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Propellerhead
03-28-2002, 11:58 AM
What on earth took so long to send the A-10s?

It seems that they've had suitable airfields for awhile and if one weapon was suited to help our boys out it's the "airplane no one wanted."

Any insights Randy?

Rob

Randy Haskin
04-04-2002, 03:46 PM
There are a number of reasons that A-10s were not initially sent to Enduring Freedom. The biggest, though, was a combination of a lack of suitable bases to fly them from and the "adequacy" of the Navy jets and B-52s dropping GPS-guided bombs. While the Bagram airbase and the airport at Khandahar were good places to land airplanes, until lately they weren't really suitable to "base" jets there. I guess you can chalk it up to logistics, I suppose....maintenance facilities, tent cities for all the crew, pilots, and maintainers, etc. It was easier to just let the carrier-based jets and the BUFFs out of Diego continue with the good work they were already doing.

Operation Anaconda showed that there was a bigger need for real CAS capability, hence the speeding up of putting Hogs in theater.

The DoD is pretty slow to change it's course of action once the "warplan" is decided, and Hogs weren't part of the original plan. Also, the AF is still getting it's arms around being able to operate in extremely forward deployed locations with minimal support in place...that's something that the Marines are a little more used to doing on a regular basis.

matt
04-04-2002, 04:52 PM
speaking of the naval aircraft's adequacy, the f-14 has actually dropped more bombs on afghanistan than the f/a-18, super hornet or regular hornet. why? range, the f-14 has almost twice the loaded range the super hornet does and can carry just as much ordinance.

can someone please tell me why we're spending money on a plane that is being outclassed by a plane a decade older, half again heavier? both the a-6 and the f-14 do their jobs better than the f/a-18 could ever dream of doing as far as i'm concerned, the f-14 is a better fighter/bomber, the a-6 a better bomber. i just don't understand how we could get rid of a design that worked (a-6) for a plane that doesn't have it's range or load capability.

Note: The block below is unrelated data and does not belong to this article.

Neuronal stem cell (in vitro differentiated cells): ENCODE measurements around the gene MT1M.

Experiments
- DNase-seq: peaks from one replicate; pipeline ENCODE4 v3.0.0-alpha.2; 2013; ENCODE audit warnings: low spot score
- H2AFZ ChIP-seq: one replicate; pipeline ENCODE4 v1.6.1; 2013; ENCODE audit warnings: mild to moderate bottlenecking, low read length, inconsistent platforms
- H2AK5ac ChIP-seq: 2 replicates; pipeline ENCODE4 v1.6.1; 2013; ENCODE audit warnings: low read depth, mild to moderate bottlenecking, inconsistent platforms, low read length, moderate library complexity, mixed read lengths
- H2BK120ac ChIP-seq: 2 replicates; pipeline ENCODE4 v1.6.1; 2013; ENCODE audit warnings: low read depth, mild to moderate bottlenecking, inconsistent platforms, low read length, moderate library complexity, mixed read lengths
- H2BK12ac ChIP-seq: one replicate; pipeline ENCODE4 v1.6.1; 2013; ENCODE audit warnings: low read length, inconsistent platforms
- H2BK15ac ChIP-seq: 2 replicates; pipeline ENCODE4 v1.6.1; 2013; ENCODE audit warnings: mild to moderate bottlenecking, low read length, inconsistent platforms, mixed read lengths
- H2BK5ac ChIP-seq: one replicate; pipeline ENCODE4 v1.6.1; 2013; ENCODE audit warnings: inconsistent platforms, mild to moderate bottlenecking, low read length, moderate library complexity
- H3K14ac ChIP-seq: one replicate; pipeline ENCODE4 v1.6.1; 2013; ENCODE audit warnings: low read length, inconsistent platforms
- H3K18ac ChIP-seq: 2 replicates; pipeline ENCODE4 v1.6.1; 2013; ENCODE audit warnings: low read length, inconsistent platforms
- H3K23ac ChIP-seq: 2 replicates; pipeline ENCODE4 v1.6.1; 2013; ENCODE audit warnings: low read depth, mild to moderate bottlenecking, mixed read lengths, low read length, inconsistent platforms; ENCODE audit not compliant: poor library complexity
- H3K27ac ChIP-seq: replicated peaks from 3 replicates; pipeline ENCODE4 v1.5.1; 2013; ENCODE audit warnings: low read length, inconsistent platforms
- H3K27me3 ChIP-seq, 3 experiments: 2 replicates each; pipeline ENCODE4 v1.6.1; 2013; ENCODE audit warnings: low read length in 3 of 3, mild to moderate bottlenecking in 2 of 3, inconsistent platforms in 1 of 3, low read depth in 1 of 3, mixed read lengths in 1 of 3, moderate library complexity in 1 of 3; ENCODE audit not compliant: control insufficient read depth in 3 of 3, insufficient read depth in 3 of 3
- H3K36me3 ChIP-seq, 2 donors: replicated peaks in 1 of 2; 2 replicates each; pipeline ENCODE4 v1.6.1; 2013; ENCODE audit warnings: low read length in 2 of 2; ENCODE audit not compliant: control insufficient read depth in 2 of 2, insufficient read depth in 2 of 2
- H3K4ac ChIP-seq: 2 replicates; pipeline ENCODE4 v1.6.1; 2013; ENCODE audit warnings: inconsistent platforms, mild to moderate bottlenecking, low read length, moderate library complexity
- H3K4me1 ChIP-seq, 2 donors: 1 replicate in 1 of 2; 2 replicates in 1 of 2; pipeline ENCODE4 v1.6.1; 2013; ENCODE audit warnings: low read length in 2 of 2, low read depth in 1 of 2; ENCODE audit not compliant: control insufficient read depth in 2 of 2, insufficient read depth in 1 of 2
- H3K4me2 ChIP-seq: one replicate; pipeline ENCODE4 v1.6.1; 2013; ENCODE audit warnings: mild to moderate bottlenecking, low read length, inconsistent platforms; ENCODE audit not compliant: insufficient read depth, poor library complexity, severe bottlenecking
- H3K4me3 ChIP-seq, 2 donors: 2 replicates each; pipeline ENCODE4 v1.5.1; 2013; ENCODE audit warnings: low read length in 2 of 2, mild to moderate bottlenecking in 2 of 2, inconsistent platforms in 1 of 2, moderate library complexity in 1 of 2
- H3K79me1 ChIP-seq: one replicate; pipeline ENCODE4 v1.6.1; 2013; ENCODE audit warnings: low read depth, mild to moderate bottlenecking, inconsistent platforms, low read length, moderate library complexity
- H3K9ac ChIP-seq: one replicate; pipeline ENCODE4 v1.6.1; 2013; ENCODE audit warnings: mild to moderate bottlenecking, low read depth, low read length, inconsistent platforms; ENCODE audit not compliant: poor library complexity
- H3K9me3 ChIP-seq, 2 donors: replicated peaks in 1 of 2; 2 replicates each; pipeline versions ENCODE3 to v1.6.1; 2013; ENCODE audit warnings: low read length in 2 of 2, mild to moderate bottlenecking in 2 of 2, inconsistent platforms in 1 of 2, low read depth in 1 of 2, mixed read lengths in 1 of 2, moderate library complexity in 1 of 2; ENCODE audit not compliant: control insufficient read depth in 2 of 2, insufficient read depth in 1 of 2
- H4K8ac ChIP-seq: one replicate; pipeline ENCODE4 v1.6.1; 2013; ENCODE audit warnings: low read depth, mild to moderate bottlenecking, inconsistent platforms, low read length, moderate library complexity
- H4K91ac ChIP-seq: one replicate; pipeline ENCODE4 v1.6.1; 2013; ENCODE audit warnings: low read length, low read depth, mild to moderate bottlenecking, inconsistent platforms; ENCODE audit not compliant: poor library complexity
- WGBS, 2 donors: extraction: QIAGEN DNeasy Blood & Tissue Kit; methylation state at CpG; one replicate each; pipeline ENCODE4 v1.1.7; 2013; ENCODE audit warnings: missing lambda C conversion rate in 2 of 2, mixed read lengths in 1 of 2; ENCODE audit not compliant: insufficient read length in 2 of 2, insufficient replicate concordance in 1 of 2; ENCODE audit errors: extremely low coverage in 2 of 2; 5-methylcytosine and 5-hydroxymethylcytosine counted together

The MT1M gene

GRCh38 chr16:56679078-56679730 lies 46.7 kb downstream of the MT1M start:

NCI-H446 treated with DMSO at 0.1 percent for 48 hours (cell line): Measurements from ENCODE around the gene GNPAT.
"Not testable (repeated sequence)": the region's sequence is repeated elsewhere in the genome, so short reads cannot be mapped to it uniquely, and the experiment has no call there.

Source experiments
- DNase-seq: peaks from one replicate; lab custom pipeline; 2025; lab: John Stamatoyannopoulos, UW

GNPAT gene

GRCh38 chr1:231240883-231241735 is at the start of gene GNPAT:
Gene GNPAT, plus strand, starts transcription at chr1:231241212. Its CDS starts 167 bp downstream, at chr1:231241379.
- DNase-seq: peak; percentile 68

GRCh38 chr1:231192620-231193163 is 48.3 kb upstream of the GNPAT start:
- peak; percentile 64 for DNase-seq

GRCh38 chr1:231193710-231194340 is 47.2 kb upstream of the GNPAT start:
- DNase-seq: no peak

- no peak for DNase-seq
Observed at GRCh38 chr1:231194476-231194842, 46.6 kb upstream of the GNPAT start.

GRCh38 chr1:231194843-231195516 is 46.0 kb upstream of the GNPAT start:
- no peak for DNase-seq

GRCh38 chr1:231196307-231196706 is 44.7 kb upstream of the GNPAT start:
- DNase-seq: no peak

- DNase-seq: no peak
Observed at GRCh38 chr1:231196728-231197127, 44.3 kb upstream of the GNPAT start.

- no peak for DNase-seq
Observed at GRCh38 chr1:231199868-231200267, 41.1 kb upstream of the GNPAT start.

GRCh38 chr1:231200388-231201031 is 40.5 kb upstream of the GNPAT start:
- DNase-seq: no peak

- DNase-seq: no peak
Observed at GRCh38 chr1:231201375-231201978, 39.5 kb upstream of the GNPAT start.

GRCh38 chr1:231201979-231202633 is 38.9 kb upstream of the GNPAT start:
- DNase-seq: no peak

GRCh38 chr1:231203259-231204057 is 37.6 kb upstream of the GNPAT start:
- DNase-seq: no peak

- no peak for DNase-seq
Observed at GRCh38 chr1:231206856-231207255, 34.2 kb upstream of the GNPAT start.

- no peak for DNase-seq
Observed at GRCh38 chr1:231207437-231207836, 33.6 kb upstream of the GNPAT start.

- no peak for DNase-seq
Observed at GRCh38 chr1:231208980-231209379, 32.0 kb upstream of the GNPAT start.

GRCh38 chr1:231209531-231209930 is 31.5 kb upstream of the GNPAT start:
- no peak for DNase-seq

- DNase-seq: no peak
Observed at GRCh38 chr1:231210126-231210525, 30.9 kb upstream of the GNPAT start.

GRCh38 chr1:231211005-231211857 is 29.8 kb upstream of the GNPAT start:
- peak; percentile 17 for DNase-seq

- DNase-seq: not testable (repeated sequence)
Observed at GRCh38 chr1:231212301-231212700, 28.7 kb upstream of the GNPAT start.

what's more is the f-14 still has room to expand, if you read the february issue of flight journal a retired admiral commented on just this subject.

Randy Haskin
04-04-2002, 05:03 PM
"i just don't understand how we could get rid of a design that worked (a-6) for a plane that doesn't have it's range or load capability."

That's because you're not a Congressman. These are decisions made by people FAR outside the tactically-knowledgeable decisionmaking train. In addition, there are MANY outside political influences on these decisions that have no bearing on what's best for the job.

Welcome to good ol' bureaucracy!

AAFO_WSagar
04-04-2002, 05:40 PM
Originally posted by Randy Haskin
Welcome to good ol' bureaucracy! LOL Randy.. when they gonna scrap that POS Eagle you're drivin' and give ya one of those spiff new F-22 jobbies ;)

Just kidding with the POS thing too!! I love the Eagle.. They burn up the sky over my house daily on their trips in and out of Kingsley.. Besides.. the F-22 ain't got a back seat so the gib can hold the stick for ya while ya take the nice pictures!

Wayne

Randy Haskin
04-04-2002, 06:22 PM
"so the gib can hold the stick for ya while ya take the nice pictures! "

Speaking of which, here's a shot taken last week.

AAFO_WSagar
04-04-2002, 06:41 PM
Originally posted by Randy Haskin
"so the gib can hold the stick for ya while ya take the nice pictures! "

Speaking of which, here's a shot taken last week. Speaking of which.. is that as hard as it looks???

Shortz

matt
04-04-2002, 07:01 PM